Charles W. Burton (dates unknown), Jersey City, New York
Jersey City, New York
from Staten Island / New York from Staten Island, Brooklyn City.
Published: New York, Sarony & Major, 1849.
Tinted lithograph, Sketched and drawn by Charles Burton
Sheet size: 30 ¼” x 41 ½”
Charles W. Burton’s double view of New York is an exceedingly rare print. In addition to the Arader copy, Rare Book Hub lists only two sales of the undivided sheet which reach as far back as 1965 (Godspeed) and 1910 (Anderson Galleries). The Arader copy is in excellent condition; it was formerly owned by the Down Town Association in New York.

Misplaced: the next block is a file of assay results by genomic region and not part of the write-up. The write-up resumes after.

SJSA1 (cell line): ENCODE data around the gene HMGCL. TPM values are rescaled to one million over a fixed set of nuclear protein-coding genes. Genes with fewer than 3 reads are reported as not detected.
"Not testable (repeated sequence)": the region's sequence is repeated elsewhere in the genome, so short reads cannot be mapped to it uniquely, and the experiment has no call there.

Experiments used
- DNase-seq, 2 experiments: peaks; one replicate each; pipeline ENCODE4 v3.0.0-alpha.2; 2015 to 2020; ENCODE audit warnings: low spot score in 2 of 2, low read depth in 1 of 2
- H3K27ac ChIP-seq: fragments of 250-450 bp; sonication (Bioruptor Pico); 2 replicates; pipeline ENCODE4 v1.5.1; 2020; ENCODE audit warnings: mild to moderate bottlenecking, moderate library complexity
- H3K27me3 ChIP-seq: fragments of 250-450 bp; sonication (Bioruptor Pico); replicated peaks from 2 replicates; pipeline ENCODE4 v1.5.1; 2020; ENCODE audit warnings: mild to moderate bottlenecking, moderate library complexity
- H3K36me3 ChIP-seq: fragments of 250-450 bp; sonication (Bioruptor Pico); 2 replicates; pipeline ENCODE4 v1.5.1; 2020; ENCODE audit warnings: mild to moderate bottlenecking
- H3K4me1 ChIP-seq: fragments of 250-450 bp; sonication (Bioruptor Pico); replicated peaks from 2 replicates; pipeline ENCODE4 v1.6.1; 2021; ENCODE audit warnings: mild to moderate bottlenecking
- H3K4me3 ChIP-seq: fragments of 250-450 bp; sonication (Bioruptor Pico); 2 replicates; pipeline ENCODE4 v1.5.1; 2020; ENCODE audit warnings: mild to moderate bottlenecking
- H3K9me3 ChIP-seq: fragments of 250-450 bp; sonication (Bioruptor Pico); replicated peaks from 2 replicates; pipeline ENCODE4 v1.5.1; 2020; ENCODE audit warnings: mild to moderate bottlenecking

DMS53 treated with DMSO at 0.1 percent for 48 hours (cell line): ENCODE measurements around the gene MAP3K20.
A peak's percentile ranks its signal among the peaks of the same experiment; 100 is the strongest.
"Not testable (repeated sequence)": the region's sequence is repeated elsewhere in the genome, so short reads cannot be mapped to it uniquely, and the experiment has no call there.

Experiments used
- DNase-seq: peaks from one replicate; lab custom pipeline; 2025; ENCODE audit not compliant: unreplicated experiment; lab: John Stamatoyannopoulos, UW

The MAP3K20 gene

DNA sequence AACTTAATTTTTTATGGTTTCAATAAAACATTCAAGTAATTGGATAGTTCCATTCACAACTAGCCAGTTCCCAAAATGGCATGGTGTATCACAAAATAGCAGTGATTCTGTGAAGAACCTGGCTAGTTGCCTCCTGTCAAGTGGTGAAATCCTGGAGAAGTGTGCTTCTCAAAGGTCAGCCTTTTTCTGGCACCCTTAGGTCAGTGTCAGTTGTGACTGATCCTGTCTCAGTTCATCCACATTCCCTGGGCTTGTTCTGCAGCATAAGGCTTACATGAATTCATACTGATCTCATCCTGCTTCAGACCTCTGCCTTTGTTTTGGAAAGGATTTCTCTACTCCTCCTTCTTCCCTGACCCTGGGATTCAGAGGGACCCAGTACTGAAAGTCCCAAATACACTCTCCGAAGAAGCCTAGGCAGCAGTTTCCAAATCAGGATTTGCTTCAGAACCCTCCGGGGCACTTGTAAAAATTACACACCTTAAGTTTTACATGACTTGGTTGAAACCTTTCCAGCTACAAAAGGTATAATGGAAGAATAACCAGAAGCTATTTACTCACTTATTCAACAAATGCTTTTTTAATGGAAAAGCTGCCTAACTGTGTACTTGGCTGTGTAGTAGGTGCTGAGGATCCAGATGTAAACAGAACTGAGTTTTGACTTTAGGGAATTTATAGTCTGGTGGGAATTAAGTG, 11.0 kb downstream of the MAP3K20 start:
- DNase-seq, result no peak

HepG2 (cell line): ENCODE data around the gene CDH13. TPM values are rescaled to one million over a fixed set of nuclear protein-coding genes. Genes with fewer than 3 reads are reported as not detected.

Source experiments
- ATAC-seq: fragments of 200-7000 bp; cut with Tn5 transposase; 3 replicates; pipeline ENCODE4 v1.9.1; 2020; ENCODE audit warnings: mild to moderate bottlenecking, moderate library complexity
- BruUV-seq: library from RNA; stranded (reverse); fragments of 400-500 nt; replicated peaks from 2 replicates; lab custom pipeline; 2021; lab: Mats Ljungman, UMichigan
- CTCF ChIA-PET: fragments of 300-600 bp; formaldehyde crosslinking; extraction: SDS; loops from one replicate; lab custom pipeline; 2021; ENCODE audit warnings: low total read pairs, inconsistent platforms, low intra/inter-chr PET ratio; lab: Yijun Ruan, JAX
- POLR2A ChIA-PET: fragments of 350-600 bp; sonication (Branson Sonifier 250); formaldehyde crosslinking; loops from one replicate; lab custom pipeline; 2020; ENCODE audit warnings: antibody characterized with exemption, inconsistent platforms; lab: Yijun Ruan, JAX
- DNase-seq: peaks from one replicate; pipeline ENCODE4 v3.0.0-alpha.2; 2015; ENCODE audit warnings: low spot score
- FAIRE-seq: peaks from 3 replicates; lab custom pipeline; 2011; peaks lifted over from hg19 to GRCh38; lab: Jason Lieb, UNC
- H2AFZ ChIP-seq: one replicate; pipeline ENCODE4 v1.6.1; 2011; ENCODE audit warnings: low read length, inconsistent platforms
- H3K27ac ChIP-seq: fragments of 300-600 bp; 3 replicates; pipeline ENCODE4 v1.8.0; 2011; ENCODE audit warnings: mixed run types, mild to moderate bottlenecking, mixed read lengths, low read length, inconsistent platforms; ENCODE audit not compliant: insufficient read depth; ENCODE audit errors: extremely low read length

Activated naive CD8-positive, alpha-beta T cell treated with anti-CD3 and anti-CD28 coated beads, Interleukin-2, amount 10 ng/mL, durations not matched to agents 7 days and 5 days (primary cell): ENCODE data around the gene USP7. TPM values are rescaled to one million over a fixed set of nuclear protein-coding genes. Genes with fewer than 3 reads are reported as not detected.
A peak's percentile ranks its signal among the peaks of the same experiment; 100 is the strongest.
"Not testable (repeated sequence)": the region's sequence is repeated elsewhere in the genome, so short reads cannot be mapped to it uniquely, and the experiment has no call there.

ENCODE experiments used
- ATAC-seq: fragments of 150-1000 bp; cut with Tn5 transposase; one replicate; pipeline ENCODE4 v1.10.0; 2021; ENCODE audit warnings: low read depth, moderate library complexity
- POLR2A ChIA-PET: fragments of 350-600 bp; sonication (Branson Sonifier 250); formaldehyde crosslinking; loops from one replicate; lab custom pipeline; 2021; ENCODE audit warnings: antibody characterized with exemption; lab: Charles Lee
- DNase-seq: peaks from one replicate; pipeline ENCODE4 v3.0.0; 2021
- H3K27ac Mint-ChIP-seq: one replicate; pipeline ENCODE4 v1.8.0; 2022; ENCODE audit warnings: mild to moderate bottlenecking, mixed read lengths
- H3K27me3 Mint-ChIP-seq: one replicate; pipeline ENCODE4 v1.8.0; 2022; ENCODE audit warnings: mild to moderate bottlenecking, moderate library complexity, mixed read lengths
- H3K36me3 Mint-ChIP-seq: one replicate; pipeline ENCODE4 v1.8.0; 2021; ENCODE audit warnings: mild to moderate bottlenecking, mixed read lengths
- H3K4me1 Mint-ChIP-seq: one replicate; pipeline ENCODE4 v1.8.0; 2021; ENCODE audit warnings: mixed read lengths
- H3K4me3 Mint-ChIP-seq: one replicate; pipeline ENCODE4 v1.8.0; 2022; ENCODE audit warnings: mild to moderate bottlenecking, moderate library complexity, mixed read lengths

In his monumental study on the “Iconography of Manhattan Island” Stokes (1918),p. 701 records the rarity of the present double view by emphasizing that it is the “only known state” of Charles W. Burton’s composition. Indeed, the two segments were meant to be cut apart and mounted as a panorama whose fascination in the first half of the 19th century derived from milestones such as Barker’s Rotunda in Leicester Square or paintings by the perspectival specialist John Vanderlyn. Although the lithograph by Charles Burton is not illusionistic in the same way as these public spectacles, it caters to a popular and mainly bourgeois taste in documenting trade, economic, and urban growth. It thus partakes in the American heritage of the Golden Age of printing, combining technical mastery with a keen sense of observation that was shared - among others - by Burton’s contemporaries John Bachmann (1790-1874) and John Bornet (active, 1850s). The level of detail is remarkable and landmarks such as Castle Garden or Trinity Church are clearly distinguishable; a legend runs below the city views. The composition itself obeys the traditional juxtaposition of elements from the foreground to the background. The perspective does not change and both segments are seen from a lowered bird’s-eye-view so characteristic of mid-19th century city panoramas. It should also be noted that the high artistic standards of both Burton and his publishers Sarony & Major were the result of Napoleon Sarony’s experience as illustrator for Currier & Ives in the 1830's. All of this confirms the exceptional status of the present lithograph as both a collector’s item and a highly detailed record of urban development spanning from Hoboken and the Elysian fields -believed to be the site of the first baseball game - to the iconic tower of New York City Hall in the far right. Lit. Isaac Newton Phelps Stokes: “The Iconography of Manhattan Island”, New York 1915-1928.
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